Making sure customers understand what is included under the warranty can be difficult because, “no matter how carefully you document what is covered, all homeowners hear is ‘everything,’ said Martin Hoover, president, Empire Heating and Air, Decatur, Georgia. “All the exclusions and conditions put us in an uncomfortable position as we typically treat our customers better than the warranty companies do. And, if there is a claim, most manufacturers pay a ridiculously low amount for the work performed.”
ROOM FOR IMPROVEMENT
In fact, one of the most common complaints about OEM warranties is that they don’t cover all the costs contractors incur when performing this work. “The amount of compensation received for warranty work is not even close to covering the contractors’ costs,” said Bob Keingstein, president, HVAC/plumbing division, Boss Facility Services Inc., Ronkonkoma, New York. “Look at the standard compressor warranty. The manufacturer provides a replacement compressor and generally nothing else — no refrigerant, brazing materials, rigging, freight, administration costs, labor, etc. The contractor is left to pay for it through their own warranty reserve in the first year of operation.”
Many manufacturers have also started implementing a $50 or $75 processing fee for any claims, said Hoover, which further reduces profitability. “This new procedure just further erodes the benefit of the warranty to the consumer and the contractor.”
Baker has no issue with the amount he is compensated for warranty work on others’ installations, and he is often contacted by manufacturers to fix or modify systems in order to make them work properly. What irks him is the fact that those who install systems that subsequently require warranty work due to poor installation can still buy equipment at the same price that Baker pays. “We are such a low-maintenance company because we have no claims. We’re not wasting one minute of the supplier’s time filling out paperwork or processing warranties. They should be happy to have us, but they’re not. They really couldn’t care less because they’re looking for the guys who move lots of volume, and it’s sad.”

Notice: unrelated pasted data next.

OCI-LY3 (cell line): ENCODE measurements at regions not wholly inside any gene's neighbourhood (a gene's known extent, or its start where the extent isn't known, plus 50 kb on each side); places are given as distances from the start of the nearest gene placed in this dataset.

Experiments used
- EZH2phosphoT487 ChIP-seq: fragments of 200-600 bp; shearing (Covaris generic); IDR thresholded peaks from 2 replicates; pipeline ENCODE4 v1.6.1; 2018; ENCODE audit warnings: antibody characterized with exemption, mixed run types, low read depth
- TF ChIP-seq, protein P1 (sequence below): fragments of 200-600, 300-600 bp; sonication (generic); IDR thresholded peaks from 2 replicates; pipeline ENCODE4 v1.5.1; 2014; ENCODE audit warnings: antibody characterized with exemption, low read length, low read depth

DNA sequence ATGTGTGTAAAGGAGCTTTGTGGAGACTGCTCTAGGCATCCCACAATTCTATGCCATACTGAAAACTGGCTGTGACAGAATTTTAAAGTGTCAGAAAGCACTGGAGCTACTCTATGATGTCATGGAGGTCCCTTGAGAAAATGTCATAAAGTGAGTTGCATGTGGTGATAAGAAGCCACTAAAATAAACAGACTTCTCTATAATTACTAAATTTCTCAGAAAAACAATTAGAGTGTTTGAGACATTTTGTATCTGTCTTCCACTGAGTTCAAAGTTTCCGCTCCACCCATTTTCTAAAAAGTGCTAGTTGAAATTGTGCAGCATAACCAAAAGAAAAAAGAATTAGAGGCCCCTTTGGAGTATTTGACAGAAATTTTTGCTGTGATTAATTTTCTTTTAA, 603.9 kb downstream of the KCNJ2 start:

Ultimately, everyone ends up paying more for equipment since manufacturers roll the cost of warranty repairs into the price of the systems. “We’re all paying an inflated cost on the products, because that’s what they’re forcing us to do,” said Baker. “And, manufacturers couldn’t care less about reducing warranty costs, because it’s all built into the price.”
To solve these problems, Baker would like to see manufacturers and distributors take a more hands-on approach to ensure installations are done correctly by qualified contractors. “Many years ago, we used to have to fill out a commissioning report on every system we installed. If we did not fill out that form and return it, manufacturers were not going to provide a warranty. Today, they don’t care. The biggest reason products fail is that they’re poorly installed, and manufacturers just respond by charging more for the equipment. Everybody pays more, because they’re paying for the warranty.”
Publication date: 7/13/2015